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dc.contributor.authorSkolnick, Jeffrey
dc.contributor.authorYaris, Robert
dc.date.accessioned2009-02-03T21:11:13Z
dc.date.available2009-02-03T21:11:13Z
dc.date.issued1988-01-15
dc.identifier.citationJournal of Chemical Physics, 1988:88: 1418-1442en
dc.identifier.issn0021-9606
dc.identifier.urihttp://hdl.handle.net/1853/26895
dc.description©1988 American Institute of Physicsen
dc.descriptionThe electronic version of this article is the complete one and can be found online at: http://link.aip.org/link/?JCPSA6/88/1418/1
dc.descriptionDOI:10.1063/1.454213
dc.description.abstractA phenomenological theory of the nonmechanical and viscoelastic properties of polymer melts is developed. Consistent with computer simulation results [A. Kolinski, J. Skolnick, and R. Yaris, J. Chem. Phys. 86, 1567, 7164, 7174 (1987)], that fail to find evidence for reptation as the dominant mechanism of long distance motion in a melt, we assume that the long-time behavior of a chain is that of a Rouse-like chain having a number of slow moving points, each with a friction constant proportional to the degree of polymerization n. Coupled with the assumption of rubber like behavior at short times made previously by Doi and Edwards [J. Chem. Soc., Faraday Trans. 2 74, 1802 (1978)], the theory predicts that over a broad molecular weight range the shear viscosity scales with n as approximately the 3.4 power of the molecular weight, and that ~n³ in the infinite molecular weight limit. Furthermore, the theory rationalizes the origin of the different crossover molecular weights for the shear viscosity and the self-diffusion coefficient, D. It also accounts for the origin of the intermediate time coupling of the center-of-mass motion into the internal coordinates and for the time dependence of the single bead positional autocorrelation functions seen in previous simulations. Proceeding by analogy to Graessley [J. Poly. Sci. Poly. Phys. Ed. 18, 27 (1980)], in the large molecular weight limit, phenomenological expressions for D and are derived and comparison is made with experiment.en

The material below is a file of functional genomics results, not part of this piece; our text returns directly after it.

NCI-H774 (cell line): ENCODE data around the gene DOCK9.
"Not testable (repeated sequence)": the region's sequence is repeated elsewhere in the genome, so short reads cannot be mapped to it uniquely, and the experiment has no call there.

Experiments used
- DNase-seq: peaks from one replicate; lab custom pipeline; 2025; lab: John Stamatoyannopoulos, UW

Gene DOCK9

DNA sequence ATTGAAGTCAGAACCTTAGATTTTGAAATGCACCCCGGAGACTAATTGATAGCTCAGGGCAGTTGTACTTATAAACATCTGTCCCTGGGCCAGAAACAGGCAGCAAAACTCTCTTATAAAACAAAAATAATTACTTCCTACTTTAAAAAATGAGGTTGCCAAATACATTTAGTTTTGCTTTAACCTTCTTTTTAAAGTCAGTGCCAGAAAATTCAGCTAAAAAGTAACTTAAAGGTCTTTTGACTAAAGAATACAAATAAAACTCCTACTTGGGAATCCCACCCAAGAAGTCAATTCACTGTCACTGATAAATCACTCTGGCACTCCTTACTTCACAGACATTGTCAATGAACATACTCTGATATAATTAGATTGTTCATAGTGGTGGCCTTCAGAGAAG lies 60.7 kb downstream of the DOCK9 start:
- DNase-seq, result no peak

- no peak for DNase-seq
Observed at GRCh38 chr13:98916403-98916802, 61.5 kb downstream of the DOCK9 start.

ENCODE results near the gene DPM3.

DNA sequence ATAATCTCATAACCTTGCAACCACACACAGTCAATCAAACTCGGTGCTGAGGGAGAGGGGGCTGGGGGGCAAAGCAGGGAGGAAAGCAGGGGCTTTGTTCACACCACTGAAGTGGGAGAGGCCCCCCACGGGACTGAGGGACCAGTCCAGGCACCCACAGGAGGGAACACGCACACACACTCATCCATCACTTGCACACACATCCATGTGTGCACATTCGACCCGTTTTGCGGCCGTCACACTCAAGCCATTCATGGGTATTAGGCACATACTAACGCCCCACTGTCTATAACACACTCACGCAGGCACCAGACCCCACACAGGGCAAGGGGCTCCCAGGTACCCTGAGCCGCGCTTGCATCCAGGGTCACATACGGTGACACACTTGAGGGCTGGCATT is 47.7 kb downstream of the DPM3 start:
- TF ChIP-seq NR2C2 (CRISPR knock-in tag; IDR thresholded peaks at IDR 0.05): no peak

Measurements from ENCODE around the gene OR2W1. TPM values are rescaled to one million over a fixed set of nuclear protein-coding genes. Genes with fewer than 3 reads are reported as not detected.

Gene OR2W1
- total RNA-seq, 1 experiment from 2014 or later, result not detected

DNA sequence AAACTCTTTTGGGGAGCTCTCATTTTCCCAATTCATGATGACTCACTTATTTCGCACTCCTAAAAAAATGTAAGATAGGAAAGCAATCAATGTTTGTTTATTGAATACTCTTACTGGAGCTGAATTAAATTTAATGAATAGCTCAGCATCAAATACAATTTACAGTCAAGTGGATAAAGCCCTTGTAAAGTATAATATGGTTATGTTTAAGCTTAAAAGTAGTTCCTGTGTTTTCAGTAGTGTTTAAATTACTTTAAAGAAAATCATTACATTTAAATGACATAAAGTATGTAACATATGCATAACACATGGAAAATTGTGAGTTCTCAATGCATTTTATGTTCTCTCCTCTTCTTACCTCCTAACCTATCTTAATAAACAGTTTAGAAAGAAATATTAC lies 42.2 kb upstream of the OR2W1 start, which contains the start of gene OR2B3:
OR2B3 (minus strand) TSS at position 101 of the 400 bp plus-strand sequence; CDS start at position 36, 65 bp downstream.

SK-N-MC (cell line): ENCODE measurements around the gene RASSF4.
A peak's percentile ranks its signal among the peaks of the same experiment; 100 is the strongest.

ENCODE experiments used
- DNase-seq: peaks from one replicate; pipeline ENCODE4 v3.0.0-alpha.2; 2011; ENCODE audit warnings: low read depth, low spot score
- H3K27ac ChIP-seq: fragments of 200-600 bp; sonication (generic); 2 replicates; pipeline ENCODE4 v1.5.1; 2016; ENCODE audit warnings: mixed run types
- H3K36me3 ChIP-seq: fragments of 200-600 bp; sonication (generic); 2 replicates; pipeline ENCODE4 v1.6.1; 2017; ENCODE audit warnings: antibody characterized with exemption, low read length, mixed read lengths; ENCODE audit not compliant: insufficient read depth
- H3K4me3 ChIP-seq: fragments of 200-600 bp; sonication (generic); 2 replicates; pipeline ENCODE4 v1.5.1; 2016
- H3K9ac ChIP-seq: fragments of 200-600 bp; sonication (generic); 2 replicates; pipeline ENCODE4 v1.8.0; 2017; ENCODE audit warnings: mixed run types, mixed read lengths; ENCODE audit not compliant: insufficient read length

dc.language.isoen_USen
dc.publisherGeorgia Institute of Technologyen
dc.subjectPolymersen
dc.subjectMeltsen
dc.subjectLiquid phaseen
dc.subjectViscoelasticityen
dc.subjectComputerized simulationen
dc.subjectMolecular weighten
dc.titlePhenomenological theory of the dynamics of polymer melts. II. Viscoelastic propertiesen
dc.title.alternativeViscoelastic properties
dc.typeArticleen
dc.contributor.corporatenameWashington University (Saint Louis, Mo.). Dept. of Chemistry
dc.contributor.corporatenameWashington University (Saint Louis, Mo.). Institute of Macromolecular Chemistry
dc.publisher.originalAmerican Institute of Physics


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